The United States aims to cut Iran's crude exports by about 20 percent to below 1 million barrels per day (bpd) from May by requiring importing countries to reduce purchases to avoid USA sanctions, two sources familiar with the matter told Reuters.
Brent crude settled at $67.55 a barrel on Wednesday. South Korean officials have not commented on the situation, but Iranian officials have said that they are working on negotiations that are being affected by US sanctions.
Washington has put restrictions on Iran's port, energy and shipping sectors but it has given temporary waivers to the country's eight biggest oil customers, which include China, India and Japan, so they can keep buying Iranian crude.
Secretary of State Mike Pompeo on March 12 said the United States was seeking to "bring Iranian crude-oil exports down to zero as quickly as market conditions will permit". As reported by Iran's state-controlled media, an Iranian oil tanker was attacked last Thursday by a swarm of 11 pirate speedboats, who were driven off by Iranian Navy commandos.
"Last November, we re-imposed all of the United States sanctions authorities previously lifted under the Iran nuclear agreement, and added over 700 individuals, entities, aircraft, and vessels onto our sanctions list on a single day".
Both sources said they were briefed by the Trump administration on the matter but were not authorized to speak publicly about it and asked for anonymity.
Trump "has made it very clear that we need to have a campaign of maximum economic pressure" on Iran, Hook said, "but he also doesn't want to shock oil markets".
Western insurers are steering clear of Iranian vessels and Iran's attempts to export crude to the USA -approved buyers is further complicated by having to put its tankers under its own flag, rather than a third country such as Panama.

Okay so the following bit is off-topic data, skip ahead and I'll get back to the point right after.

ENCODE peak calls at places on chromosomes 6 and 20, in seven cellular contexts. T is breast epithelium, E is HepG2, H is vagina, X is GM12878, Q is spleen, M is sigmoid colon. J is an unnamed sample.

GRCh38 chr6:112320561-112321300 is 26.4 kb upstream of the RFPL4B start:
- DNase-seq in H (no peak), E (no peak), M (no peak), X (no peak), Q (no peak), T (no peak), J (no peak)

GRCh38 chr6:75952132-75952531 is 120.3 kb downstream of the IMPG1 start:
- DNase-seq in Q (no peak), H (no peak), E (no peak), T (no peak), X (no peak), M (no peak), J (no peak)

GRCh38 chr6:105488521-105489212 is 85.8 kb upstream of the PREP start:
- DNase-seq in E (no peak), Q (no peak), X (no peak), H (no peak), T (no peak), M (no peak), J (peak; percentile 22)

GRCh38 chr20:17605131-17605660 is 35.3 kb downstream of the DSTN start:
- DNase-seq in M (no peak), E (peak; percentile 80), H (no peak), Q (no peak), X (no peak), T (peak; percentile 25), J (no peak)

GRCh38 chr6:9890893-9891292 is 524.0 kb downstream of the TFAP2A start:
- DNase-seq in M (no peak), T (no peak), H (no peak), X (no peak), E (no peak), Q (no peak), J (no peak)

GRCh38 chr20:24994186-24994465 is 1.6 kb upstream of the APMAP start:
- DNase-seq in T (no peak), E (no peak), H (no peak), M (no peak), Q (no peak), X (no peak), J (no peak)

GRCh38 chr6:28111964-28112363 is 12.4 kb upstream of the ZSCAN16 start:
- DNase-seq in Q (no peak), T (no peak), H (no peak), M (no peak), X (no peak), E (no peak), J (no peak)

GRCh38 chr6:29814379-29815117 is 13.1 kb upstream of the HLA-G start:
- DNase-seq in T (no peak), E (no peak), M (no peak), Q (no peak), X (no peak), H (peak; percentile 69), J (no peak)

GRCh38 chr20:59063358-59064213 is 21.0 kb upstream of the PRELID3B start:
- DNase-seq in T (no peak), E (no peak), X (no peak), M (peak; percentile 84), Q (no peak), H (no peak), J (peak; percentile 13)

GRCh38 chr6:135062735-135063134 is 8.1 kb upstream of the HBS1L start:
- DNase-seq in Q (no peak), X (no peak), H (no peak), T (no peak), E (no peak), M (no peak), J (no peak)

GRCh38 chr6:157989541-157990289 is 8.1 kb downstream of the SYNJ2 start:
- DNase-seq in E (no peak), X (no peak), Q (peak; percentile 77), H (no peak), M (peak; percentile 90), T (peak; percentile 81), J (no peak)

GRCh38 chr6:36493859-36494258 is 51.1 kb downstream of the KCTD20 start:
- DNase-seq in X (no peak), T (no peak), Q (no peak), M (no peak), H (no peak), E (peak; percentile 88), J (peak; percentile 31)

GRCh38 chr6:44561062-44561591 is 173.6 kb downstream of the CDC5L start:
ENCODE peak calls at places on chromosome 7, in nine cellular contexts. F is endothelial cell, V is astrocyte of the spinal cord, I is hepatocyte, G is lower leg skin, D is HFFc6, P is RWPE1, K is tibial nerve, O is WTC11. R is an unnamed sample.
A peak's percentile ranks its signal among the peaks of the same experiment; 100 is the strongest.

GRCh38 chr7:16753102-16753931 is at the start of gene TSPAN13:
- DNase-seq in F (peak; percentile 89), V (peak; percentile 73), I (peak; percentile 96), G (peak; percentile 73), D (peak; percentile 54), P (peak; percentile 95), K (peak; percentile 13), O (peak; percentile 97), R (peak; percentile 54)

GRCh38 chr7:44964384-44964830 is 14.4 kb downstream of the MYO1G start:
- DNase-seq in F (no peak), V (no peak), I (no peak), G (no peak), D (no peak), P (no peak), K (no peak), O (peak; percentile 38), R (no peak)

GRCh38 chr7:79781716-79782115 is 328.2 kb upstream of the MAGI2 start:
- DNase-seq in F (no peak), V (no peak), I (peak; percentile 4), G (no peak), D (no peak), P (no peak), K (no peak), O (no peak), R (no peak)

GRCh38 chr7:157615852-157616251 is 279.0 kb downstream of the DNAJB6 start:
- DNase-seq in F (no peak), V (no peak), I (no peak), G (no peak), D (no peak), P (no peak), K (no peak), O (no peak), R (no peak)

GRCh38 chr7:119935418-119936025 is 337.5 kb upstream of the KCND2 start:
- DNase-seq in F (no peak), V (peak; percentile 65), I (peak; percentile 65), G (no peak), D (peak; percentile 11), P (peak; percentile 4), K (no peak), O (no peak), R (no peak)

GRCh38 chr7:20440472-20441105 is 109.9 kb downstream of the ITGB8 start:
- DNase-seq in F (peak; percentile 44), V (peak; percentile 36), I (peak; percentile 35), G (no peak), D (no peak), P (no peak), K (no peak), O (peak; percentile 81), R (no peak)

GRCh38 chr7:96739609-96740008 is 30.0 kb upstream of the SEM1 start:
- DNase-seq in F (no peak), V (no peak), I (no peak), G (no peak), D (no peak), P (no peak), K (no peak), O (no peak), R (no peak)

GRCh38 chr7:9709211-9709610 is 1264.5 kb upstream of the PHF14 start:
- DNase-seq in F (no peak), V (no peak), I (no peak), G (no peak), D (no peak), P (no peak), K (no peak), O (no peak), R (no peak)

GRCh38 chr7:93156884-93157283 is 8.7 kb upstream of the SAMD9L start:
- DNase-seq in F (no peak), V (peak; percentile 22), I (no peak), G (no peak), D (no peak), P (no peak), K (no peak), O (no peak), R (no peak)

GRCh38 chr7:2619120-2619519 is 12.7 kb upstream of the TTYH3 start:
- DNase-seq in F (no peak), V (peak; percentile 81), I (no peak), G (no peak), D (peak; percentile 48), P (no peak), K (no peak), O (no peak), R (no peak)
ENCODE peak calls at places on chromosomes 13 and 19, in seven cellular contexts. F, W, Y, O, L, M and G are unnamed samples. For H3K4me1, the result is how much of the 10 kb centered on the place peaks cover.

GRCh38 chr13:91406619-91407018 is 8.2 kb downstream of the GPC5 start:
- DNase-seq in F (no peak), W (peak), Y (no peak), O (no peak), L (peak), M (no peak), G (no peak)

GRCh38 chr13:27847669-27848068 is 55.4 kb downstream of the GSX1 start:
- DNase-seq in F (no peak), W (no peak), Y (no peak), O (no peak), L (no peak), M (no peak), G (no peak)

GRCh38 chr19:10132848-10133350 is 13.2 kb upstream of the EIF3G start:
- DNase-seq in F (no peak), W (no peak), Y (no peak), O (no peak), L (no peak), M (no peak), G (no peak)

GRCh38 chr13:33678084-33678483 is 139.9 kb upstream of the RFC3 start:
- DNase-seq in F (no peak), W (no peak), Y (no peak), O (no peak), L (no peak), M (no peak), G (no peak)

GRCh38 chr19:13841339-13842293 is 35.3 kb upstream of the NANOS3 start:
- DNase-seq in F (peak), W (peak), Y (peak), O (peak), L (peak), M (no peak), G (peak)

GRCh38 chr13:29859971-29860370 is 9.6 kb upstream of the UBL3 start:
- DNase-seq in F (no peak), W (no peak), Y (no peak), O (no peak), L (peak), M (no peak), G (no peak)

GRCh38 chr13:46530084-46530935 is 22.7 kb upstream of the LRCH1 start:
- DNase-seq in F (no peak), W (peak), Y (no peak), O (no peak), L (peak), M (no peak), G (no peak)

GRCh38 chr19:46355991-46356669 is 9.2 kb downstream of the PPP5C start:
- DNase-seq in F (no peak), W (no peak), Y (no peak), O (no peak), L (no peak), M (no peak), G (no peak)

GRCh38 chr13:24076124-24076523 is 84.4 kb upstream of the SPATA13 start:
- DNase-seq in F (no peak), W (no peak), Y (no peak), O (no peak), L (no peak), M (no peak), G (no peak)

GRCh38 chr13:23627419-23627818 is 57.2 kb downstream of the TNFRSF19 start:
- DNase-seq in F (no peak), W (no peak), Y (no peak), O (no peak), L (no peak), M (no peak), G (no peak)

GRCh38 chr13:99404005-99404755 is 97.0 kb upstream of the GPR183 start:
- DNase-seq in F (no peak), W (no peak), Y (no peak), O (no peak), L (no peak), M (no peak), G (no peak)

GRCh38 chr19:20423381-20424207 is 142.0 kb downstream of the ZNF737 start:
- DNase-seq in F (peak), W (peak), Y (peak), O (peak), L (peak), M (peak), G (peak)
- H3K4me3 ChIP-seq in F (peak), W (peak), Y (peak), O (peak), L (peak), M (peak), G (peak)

"On the numbers part, we'll get an updated assessment as we get closer to the end of the 180 day period", of the first round of waivers that ends in May, the spokesperson said.
India has been allowed by Washington to continue to buy about 300,000 bpd oil till early May.
Having its tankers flagged in Iran rather than a third country such as Panama presents further problems for Tehran, even if it can secure more vessels and approved buyers for its oil, shipping experts say. China has already openly said they'll keep buying oil with or without U.S. permission, and India is also seen likely to keep doing so simply out of necessity.
It is unclear whether the administration will be able to convince China, India and Turkey - all of whom depend heavily on Iranian oil and have criticized the USA sanctions on Iran - to reduce imports.
Iran has been in discussions with South Korea to purchase several new super tankers, but the talks have gone nowhere as of yet.
Which is bad math, because Iran is exporting 1.25 million barrels per day as of February.
Iran, a member of the OPEC, exported nearly 3 million bpd of oil at its pre-sanctions peak.